The world premiere of the play BlackTop Sky, opening this weekend at the Unicorn Theatre, marks a homecoming for its author.
Christina Anderson grew up in Kansas City, Kansas and eventually attended the Yale School of Drama, a journey dependent on how she made early connections between the stage and the page, and one which emphasizes the value of arts education for reaching young minds.
Anderson says she knew about theater at a young age and recalls how in middle school, her first visit to a play at Kansas City's Coterie Theatre both opened her eyes to what theater could be and corrected a misunderstanding about the art form.
"I believe the play was My Children, My Africa," she says. "I was in 7th or 8th grade. But it had never occurred to me during that show that a playwright had written that play. I had read Shakespeare in high school, who was long dead, but it never occurred to me that there were living playwrights, or a sole person who wrote a piece that went on stage."
The Writing on the Wall
That naïveté was soon lifted by her involvement in the Coterie's Reaching the Write Minds program and its Young Playwrights Roundtable, where artistic director Jeff Church took her under his wing.
"It blew my mind," Anderson recalls of her involvement with the program. "It never occurred to me that being a Kansas City 15-year-old girl, I could have the power and access to write in that way. And you know the great thing about Jeff (Church), I remember him saying he wasn't going to censor us in any way, which is exciting as a teenager.
"And also I remember him asking a question: 'And then what happened? 'And then what happened?.' There was no right way or wrong way to write the plays. He was really committed to us expressing the things we wanted to say. It was a real gift to gain the confidence that I could do it."
Breaking the Mold
With her new play BlackTop Sky, Anderson returns to the Unicorn Theatre where her first play as a teenage writer was staged. The Unicorn's Cynthia Levin recalls that Anderson was one of the more promising young voices she'd witnessed.
"We were just waiting - 'What is Christina going to do with her life ?' - because there was so much promise. She went off to school, went off to graduate school, and she studied with Paula Vogel, who is one of my favorite playwrights, so I sort of was tracking her," Levin says.
"I connected with her a couple years ago and said, 'I really want to do something of yours.' She sort of broke a lot of molds. She doesn't write a traditional play with a very - you know you sit down in a kitchen and have a beginning, middle and end. She just takes a different look at different subjects, and with a different way to attack them. And a different way to look at certain issues in contemporary life. Which I love. I'm always looking for stuff like that."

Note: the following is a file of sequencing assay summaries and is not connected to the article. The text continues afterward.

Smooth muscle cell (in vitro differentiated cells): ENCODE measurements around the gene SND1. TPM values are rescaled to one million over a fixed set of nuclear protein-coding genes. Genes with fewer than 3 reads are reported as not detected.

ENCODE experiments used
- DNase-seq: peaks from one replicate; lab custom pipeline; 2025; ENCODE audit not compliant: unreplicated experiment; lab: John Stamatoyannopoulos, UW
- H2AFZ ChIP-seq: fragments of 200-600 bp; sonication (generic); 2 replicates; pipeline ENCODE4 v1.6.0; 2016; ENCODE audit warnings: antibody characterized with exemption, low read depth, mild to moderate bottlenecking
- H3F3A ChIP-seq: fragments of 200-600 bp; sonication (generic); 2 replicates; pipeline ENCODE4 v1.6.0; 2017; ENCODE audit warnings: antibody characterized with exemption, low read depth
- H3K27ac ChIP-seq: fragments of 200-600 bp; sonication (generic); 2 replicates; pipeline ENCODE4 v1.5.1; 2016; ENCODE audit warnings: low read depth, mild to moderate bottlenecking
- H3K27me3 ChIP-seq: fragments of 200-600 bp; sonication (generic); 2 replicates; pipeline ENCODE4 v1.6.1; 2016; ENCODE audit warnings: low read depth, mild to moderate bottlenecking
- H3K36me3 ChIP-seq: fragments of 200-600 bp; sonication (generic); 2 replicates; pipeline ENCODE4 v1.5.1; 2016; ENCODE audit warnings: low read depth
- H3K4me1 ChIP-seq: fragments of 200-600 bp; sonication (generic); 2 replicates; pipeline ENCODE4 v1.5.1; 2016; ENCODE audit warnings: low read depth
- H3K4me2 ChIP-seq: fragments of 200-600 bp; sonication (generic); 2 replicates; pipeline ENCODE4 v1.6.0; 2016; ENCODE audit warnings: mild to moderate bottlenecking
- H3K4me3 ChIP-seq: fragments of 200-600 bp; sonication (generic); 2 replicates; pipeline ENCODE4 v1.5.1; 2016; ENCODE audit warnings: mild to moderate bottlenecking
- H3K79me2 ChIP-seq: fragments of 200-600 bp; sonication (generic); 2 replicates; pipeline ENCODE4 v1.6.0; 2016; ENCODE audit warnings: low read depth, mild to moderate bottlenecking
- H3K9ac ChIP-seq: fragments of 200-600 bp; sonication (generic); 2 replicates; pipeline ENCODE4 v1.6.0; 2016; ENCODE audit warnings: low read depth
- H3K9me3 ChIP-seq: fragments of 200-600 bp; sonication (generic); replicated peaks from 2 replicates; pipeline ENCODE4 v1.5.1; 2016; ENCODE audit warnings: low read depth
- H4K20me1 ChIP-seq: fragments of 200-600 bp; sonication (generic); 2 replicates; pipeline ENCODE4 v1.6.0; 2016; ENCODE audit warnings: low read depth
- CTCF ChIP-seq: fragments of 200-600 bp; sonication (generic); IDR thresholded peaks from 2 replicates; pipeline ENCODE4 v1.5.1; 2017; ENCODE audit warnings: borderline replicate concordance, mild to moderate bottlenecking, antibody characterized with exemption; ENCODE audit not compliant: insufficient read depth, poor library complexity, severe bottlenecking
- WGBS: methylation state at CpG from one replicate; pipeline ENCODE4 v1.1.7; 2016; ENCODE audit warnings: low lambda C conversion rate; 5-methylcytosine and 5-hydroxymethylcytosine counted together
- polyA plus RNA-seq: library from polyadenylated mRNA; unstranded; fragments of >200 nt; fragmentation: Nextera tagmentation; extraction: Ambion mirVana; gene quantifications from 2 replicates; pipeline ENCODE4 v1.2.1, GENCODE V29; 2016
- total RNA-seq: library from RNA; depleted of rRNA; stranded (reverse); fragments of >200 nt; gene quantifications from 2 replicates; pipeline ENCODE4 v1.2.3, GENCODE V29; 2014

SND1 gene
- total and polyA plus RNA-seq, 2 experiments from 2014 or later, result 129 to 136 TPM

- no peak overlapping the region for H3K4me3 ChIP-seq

A Trifecta of Influences
BlackTop Sky depicts a triangle between an 18-year-old girl, a mechanic, and a young man who's homeless by choice. It is set in the public courtyard of a housing project and addresses their varying perceptions, suspicions, and motivations.
Anderson says the play arose out of a workshop Vogel conducted with her students whereby three separate entities become one idea. For this show, Anderson is melding the myth of Leda and the Swan, Tracy Letts' claustrophobic play Bug, and an incident at a Puerto Rican parade in New York City where women were videotaped being accosted.
Inspired by what Cynthia Levin said she likes about Anderson's work, the playwright is asked if it's important to her to give voice to characters who regular theatergoers don't always get to see in their lives.
"Yeah, absolutely," she says. "One of the gifts I've received over the years is reading a lot of plays and stories that do just that. And it's not necessarily black stories or African-American stories. It's access to seeing and hearing different kinds of people and seeing them on stage. It's empowering for me personally.
"And I also think it's important for the community to see it as well. While it's important to have these different images on the stage, I also think it's important to have these conversations and ask the tough questions and put up the tough images. That way, we can have conversations about it and argue about it and hopefully make things better."
With Anderson's new play, Kansas City audiences have the opportunity to measure the accuracy of American Theater magazine's assessment of her as one of the fifteen up-and-coming artists "whose work will be transforming America's stages for decades to come."
BlackTop Sky, January 23-February 10, Unicorn Theatre, 3828 Main Street, Kansas City, MO 64111. 816-531-7529.